b) There shall be a proper system for storage, retrieval, display or printout of the electronic records as the Audit Committee, if any, or the Board may deem appropriate and such records shall not be disposed of or rendered unusable, unless permitted by law.

c) The back-up of the books of account and other books and papers of  the company maintained in electronic mode, including at a place outside India, if any, shall be kept in servers physically located in India on a periodic basis.

Hence, a company cannot keep books of Account in electronic mode accessible only outside India.


Question 38

What are the provisions relating to ‘Credit Rating’ which an ‘eligible company’ must follow if it wants to raise public deposits?

Answer

The provisions relating to obtaining of ‘Credit Rating’ to be followed by an ‘eligible company’ are contained in Section 76 (1) of the Companies Act, 2013 and Rule 3 (8) of the Companies (Acceptance of Deposits) Rules, 2014 as amended from time  to time. Accordingly, an ‘eligible company’ which desires to raise public deposits shall be required to obtain the rating (including its net-worth, liquidity and ability to pay its deposits on due date) from a recognised credit rating agency. The given rating which ensures adequate safety shall be informed to the public at the time of invitation of deposits from the public. Further, the rating shall be obtained every year during the tenure of deposits.

As per Rule 3 (8), copy of the credit rating which is being obtained at least once in   a year shall be sent to the Registrar of Companies along with the Return of Deposits in Form DPT-3.

Further, the credit rating shall not be below the minimum investment grade rating or other specified credit rating for fixed deposits. It shall be obtained from any one of the approved credit rating agencies as specified for Non-Banking Financial Companies in the Non-Banking Financial Companies Acceptance of Public Deposits (Reserve Bank) Directions, 1998, as amended from time to time.


Question 39

(i) YZ Medical Instruments Limited is a manufacturing company & has proposed a dividend @ 10% for the year 2018-19 out of the profits of current year. The company has earned a profit of ₹ 910 crores during 2018-19. The  company does not intend to transfer any amount to the general reserves out of the  profits. Is YZ Medical Instruments Limited allowed to do so? Comment.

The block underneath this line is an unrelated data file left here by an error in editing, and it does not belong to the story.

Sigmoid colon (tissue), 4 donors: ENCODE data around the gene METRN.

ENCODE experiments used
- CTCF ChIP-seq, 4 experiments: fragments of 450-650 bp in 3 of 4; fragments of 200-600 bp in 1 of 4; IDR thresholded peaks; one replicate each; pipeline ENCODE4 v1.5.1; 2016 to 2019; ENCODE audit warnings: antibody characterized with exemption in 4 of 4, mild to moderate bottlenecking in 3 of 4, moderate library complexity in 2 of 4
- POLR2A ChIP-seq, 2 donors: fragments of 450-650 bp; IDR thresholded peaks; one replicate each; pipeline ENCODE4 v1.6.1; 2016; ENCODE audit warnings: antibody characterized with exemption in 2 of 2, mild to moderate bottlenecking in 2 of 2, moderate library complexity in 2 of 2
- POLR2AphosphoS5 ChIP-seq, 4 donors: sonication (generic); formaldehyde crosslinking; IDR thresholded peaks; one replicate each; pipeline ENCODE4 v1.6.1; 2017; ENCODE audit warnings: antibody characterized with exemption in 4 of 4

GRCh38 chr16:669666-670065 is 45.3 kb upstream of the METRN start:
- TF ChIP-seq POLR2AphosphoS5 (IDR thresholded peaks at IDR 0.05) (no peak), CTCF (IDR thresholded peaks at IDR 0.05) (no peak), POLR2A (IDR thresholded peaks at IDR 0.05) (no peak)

(ii) Karan, holder of 5000 equity shares of ₹ 100 each of  M/s.  Rachit  Leather Shoes Limited did not pay final call of ₹ 10 per share.  M/s. Rachit Leather  Shoes Limited declared dividend of 10%. Examine with reference to relevant provisions of the Companies Act, 2013, the amount of dividend Karan should receive.

Answer

(i) According to section 123 of the Companies Act, 2013 a company may, before the declaration of any dividend in any financial year, transfer such percentage of its profits for that financial year as it may consider appropriate to the reserves of the company. Such transfer is not mandatory and the percentage to be transferred to reserves is at the discretion of the company.

As per the  given  facts, YZ  Medical Instruments Limited has earned a profit  of ₹ 910 crores for the financial year 2018-19. It has proposed a dividend @ 10%. However, it does not intend to transfer any amount to the reserves of the company out of the profits of current year.

As per the provisions stated above, the amount to be transferred to reserves out of profits for any financial year is at the discretion  of  the  company acting through its Board of Directors. Therefore, at its discretion, if YZ  Medical Instruments Limited decides not to transfer any profit to reserves before the declaration of dividend at 10%, it is legally allowed to do so.

(ii) As per the proviso to section 127  of the Companies Act, 2013,  no offence  will be deemed to have been committed by a director for adjusting the calls  in arrears remaining unpaid or any other sum due from a  member against  the dividend declared by the company.